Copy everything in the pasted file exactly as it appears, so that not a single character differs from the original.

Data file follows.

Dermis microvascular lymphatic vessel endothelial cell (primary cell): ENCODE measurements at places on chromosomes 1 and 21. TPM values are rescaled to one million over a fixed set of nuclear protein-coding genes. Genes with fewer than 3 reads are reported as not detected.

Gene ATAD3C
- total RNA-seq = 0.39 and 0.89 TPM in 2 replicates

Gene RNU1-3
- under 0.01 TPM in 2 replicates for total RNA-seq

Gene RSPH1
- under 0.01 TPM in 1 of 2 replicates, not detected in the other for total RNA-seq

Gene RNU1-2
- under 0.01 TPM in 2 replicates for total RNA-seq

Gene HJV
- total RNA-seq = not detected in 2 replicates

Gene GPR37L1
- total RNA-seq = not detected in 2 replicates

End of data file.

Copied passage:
Dermis microvascular lymphatic vessel endothelial cell (primary cell): ENCODE measurements at places on chromosomes 1 and 21. TPM values are rescaled to one million over a fixed set of nuclear protein-coding genes. Genes with fewer than 3 reads are reported as not detected.

Gene ATAD3C
- total RNA-seq = 0.39 and 0.89 TPM in 2 replicates

Gene RNU1-3
- under 0.01 TPM in 2 replicates for total RNA-seq

Gene RSPH1
- under 0.01 TPM in 1 of 2 replicates, not detected in the other for total RNA-seq

Gene RNU1-2
- under 0.01 TPM in 2 replicates for total RNA-seq

Gene HJV
- total RNA-seq = not detected in 2 replicates

Gene GPR37L1
- total RNA-seq = not detected in 2 replicates